However, completing even one title from The Cowabunga Collection is no easy feat. Those of you that grew up in the late 1980s through the 1990s with arcade machines, the NES, SNES, and Sega consoles can no doubt remember the notorious difficulty of games for that time. This a sentiment that’s especially true for platformers, a genre that TMNT games helped to epitomise back then.
But, if platformers aren’t your forte, that’s okay, as TMNT: The Cowabunga Collection features some fighting games too, each of which is a fun time. Sure, I’m a Mortal Kombat girl, and I own the original games, but I’d argue that the 1990s TMNT: Tournament Fighters titles are worthy rivals. They tick all the right boxes for the genre, and offer a form of stress release after you get your butt kicked over and over again in the numerous platformers on offer.
Though, if you do find yourself on the receiving end of a butt-whooping repeatedly, but want to see how the game plays out, you can do so through the auto-game feature. Each title has a ‘watch’ option, in which you get to see a full, near-perfect playthrough of the adventure. To be honest, I think this is a neat feature, and it’s one I take full advantage of when I enter the never-ending cycle of death.
In terms of controls, I have no issues with The Cowabunga Collection, as they’re simple, mapped in a similar fashion to the original games, and are responsive. Better still, the controls are met with fun graphics that stay true to the original games. It feels as though I’m a child again on a Sunday afternoon. It’s raining, I’ve got some snacks, and my mum is just happy that I’m not making trouble. Yes, those were the days.
I have a lot of praise for Teenage Mutant Ninja Turtles: The Cowabunga Collection, but there’s one main complaint I have, though it’s more to do with the times that the original titles are from. Repeating soundtracks. I love the music in these games, but they’re on a constant loop that I don’t enjoy. As I say, this is more to do with the time the original titles are from, and if anything, I respect that this collection is true to the source material. But that doesn’t mean I can’t think the repeating tunes are irritating after a while.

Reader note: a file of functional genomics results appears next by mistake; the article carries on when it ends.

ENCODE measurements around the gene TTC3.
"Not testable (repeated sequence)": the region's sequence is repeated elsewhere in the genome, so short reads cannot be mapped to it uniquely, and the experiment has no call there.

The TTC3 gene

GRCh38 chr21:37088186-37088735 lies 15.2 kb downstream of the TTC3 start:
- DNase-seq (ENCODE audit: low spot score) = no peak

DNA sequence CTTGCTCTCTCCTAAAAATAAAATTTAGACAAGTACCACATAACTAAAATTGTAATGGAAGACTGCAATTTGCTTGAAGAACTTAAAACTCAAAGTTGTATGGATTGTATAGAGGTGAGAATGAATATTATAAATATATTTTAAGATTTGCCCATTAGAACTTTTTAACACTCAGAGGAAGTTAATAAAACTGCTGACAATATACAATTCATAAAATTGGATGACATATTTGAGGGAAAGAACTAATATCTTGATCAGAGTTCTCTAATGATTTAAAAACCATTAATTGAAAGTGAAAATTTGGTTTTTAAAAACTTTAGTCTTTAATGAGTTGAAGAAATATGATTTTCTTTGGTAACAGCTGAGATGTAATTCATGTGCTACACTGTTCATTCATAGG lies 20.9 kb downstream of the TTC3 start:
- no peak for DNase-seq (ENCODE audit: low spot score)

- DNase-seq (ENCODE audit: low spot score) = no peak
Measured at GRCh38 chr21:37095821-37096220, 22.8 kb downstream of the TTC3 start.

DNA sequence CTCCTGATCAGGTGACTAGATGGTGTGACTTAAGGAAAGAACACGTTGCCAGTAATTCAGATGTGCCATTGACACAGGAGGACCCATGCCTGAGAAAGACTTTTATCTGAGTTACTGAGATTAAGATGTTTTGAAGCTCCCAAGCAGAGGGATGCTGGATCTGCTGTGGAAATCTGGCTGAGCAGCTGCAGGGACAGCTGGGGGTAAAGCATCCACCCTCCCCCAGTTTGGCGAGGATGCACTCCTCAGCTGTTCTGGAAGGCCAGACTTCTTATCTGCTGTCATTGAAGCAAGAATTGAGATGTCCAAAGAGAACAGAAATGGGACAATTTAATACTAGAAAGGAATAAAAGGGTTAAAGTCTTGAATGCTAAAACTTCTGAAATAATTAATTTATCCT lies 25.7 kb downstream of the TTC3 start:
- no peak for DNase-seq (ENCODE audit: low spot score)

Having said that, the sound design is excellent, and the music does induce a wave of nostalgia that I enjoy. It’s a double-edged sword for sure. However, I refuse to let the never-ending stream of the TMNT theme tune hinder what I consider to be a highly enjoyable series of games that any Teenage Mutant Ninja Turtles fan is bound to enjoy.
Finally, I know you all must be curious about how The Cowabunga Collection runs on Switch, and it fills me with joy to say that there are no performance issues, not that I can see, at least. Each title runs as smooth as butter, is a welcoming experience, and takes you right back to the 90s in the best way possible. Not only that, but the game works perfectly handheld as well, so you really can take the turtles with you wherever you go.
On the whole, I consider Teenage Mutant Ninja Turtles: The Cowabunga Collection to be a must-own for not just TMNT fans, but anyone that wants a series of old-style games that feature side-scrolling, action, platforming, fighting, and more. Do yourself a favour, and pick up what’s sure to be a platforming highlight of 2022.
TMNT: The Cowabunga Collection review
Teenage Mutant Ninja Turtles: The Cowabunga Collection features 13 nostalgia-inducing games, each of which serves as the perfect reminder of why many of us love 1990s platformers. It’s a worthy purchase for TMNT fans or even just those of you that are after a challenge